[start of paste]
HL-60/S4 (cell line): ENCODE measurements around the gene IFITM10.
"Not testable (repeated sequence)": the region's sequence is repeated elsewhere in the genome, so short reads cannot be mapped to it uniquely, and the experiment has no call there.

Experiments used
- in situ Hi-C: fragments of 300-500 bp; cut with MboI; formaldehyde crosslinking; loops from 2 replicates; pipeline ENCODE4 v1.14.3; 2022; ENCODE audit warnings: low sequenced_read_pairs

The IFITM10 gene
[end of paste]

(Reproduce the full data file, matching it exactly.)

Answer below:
HL-60/S4 (cell line): ENCODE measurements around the gene IFITM10.
"Not testable (repeated sequence)": the region's sequence is repeated elsewhere in the genome, so short reads cannot be mapped to it uniquely, and the experiment has no call there.

Experiments used
- in situ Hi-C: fragments of 300-500 bp; cut with MboI; formaldehyde crosslinking; loops from 2 replicates; pipeline ENCODE4 v1.14.3; 2022; ENCODE audit warnings: low sequenced_read_pairs

The IFITM10 gene